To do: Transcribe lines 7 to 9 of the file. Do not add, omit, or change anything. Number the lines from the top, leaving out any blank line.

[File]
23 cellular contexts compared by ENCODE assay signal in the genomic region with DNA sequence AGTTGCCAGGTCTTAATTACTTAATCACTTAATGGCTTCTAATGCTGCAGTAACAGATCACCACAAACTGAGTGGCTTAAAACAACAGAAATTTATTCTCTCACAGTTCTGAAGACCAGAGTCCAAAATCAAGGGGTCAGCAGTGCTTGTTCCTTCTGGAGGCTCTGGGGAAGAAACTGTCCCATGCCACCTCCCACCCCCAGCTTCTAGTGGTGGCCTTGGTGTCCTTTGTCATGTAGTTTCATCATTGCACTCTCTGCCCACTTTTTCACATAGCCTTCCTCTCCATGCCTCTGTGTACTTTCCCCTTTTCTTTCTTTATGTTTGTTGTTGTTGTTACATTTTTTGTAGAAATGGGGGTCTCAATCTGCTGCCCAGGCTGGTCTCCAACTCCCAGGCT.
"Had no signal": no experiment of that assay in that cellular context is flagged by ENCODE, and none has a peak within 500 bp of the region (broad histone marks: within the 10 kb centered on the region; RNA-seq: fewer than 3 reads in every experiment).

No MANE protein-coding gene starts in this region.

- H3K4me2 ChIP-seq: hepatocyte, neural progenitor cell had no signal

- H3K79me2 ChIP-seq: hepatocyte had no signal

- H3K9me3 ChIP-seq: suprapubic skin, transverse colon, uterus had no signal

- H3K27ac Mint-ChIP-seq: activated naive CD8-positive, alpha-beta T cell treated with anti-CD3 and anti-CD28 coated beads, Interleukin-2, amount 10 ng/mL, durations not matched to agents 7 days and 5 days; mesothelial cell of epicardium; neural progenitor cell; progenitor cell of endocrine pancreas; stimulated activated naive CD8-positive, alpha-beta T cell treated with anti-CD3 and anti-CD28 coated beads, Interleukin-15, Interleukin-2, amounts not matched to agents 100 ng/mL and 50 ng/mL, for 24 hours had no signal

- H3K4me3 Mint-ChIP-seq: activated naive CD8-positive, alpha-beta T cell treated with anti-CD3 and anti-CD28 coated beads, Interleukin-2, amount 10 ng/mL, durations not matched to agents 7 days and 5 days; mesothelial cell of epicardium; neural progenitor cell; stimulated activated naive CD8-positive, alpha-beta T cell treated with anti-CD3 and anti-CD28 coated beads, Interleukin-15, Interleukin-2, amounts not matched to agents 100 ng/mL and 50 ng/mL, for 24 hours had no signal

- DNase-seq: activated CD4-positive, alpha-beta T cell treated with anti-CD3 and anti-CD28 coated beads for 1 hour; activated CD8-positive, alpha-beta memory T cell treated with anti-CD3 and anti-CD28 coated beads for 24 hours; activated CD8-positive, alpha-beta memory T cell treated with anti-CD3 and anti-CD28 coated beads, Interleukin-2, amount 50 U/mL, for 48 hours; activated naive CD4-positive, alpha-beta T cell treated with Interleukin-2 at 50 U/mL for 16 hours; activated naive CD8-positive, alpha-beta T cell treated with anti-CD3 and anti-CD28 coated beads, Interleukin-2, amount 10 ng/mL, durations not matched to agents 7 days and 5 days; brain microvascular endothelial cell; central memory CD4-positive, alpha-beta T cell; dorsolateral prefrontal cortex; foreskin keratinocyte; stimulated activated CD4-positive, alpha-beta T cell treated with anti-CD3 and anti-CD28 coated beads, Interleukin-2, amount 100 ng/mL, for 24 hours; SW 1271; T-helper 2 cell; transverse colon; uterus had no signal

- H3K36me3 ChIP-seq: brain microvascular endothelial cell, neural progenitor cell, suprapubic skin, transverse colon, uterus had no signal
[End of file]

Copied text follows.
- H3K27ac Mint-ChIP-seq: activated naive CD8-positive, alpha-beta T cell treated with anti-CD3 and anti-CD28 coated beads, Interleukin-2, amount 10 ng/mL, durations not matched to agents 7 days and 5 days; mesothelial cell of epicardium; neural progenitor cell; progenitor cell of endocrine pancreas; stimulated activated naive CD8-positive, alpha-beta T cell treated with anti-CD3 and anti-CD28 coated beads, Interleukin-15, Interleukin-2, amounts not matched to agents 100 ng/mL and 50 ng/mL, for 24 hours had no signal

- H3K4me3 Mint-ChIP-seq: activated naive CD8-positive, alpha-beta T cell treated with anti-CD3 and anti-CD28 coated beads, Interleukin-2, amount 10 ng/mL, durations not matched to agents 7 days and 5 days; mesothelial cell of epicardium; neural progenitor cell; stimulated activated naive CD8-positive, alpha-beta T cell treated with anti-CD3 and anti-CD28 coated beads, Interleukin-15, Interleukin-2, amounts not matched to agents 100 ng/mL and 50 ng/mL, for 24 hours had no signal

- DNase-seq: activated CD4-positive, alpha-beta T cell treated with anti-CD3 and anti-CD28 coated beads for 1 hour; activated CD8-positive, alpha-beta memory T cell treated with anti-CD3 and anti-CD28 coated beads for 24 hours; activated CD8-positive, alpha-beta memory T cell treated with anti-CD3 and anti-CD28 coated beads, Interleukin-2, amount 50 U/mL, for 48 hours; activated naive CD4-positive, alpha-beta T cell treated with Interleukin-2 at 50 U/mL for 16 hours; activated naive CD8-positive, alpha-beta T cell treated with anti-CD3 and anti-CD28 coated beads, Interleukin-2, amount 10 ng/mL, durations not matched to agents 7 days and 5 days; brain microvascular endothelial cell; central memory CD4-positive, alpha-beta T cell; dorsolateral prefrontal cortex; foreskin keratinocyte; stimulated activated CD4-positive, alpha-beta T cell treated with anti-CD3 and anti-CD28 coated beads, Interleukin-2, amount 100 ng/mL, for 24 hours; SW 1271; T-helper 2 cell; transverse colon; uterus had no signal